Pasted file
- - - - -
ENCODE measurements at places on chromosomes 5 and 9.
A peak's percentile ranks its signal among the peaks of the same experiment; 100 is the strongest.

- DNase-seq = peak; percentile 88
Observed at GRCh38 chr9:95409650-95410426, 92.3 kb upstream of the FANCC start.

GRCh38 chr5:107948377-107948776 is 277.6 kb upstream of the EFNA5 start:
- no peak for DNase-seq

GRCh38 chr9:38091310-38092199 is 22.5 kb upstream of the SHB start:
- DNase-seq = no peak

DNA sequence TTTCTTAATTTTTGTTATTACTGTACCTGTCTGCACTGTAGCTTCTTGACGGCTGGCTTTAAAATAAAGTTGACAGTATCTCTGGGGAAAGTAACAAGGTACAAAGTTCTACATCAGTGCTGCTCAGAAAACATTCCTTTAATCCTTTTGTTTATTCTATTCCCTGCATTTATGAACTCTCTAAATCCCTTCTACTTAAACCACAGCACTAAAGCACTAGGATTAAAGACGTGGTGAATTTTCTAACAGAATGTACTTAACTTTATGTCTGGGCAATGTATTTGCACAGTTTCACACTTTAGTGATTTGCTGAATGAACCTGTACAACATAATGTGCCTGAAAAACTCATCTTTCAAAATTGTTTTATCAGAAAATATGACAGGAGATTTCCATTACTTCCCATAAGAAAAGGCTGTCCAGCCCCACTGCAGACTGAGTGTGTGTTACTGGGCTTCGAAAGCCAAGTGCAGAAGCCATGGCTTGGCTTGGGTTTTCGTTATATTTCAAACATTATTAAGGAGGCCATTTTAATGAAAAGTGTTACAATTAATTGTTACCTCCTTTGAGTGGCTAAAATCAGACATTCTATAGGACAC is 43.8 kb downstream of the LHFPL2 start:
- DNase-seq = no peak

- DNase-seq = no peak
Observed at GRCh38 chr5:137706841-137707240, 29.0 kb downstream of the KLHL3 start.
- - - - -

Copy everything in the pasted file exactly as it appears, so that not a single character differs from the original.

ENCODE measurements at places on chromosomes 5 and 9.
A peak's percentile ranks its signal among the peaks of the same experiment; 100 is the strongest.

- DNase-seq = peak; percentile 88
Observed at GRCh38 chr9:95409650-95410426, 92.3 kb upstream of the FANCC start.

GRCh38 chr5:107948377-107948776 is 277.6 kb upstream of the EFNA5 start:
- no peak for DNase-seq

GRCh38 chr9:38091310-38092199 is 22.5 kb upstream of the SHB start:
- DNase-seq = no peak

DNA sequence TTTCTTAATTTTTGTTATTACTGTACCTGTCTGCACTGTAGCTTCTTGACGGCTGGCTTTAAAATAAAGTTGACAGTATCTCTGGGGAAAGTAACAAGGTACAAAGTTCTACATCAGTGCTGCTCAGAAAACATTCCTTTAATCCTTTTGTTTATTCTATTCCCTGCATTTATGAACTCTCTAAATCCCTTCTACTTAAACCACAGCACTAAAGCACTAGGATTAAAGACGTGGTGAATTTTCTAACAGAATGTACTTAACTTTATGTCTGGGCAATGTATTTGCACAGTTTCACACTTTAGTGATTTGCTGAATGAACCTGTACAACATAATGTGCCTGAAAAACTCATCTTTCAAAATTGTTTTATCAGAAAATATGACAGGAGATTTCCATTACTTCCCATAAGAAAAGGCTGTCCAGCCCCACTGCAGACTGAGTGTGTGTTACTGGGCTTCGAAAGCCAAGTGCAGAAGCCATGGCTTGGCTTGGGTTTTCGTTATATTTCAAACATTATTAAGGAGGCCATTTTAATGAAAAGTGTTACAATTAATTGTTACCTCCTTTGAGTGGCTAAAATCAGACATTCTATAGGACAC is 43.8 kb downstream of the LHFPL2 start:
- DNase-seq = no peak

- DNase-seq = no peak
Observed at GRCh38 chr5:137706841-137707240, 29.0 kb downstream of the KLHL3 start.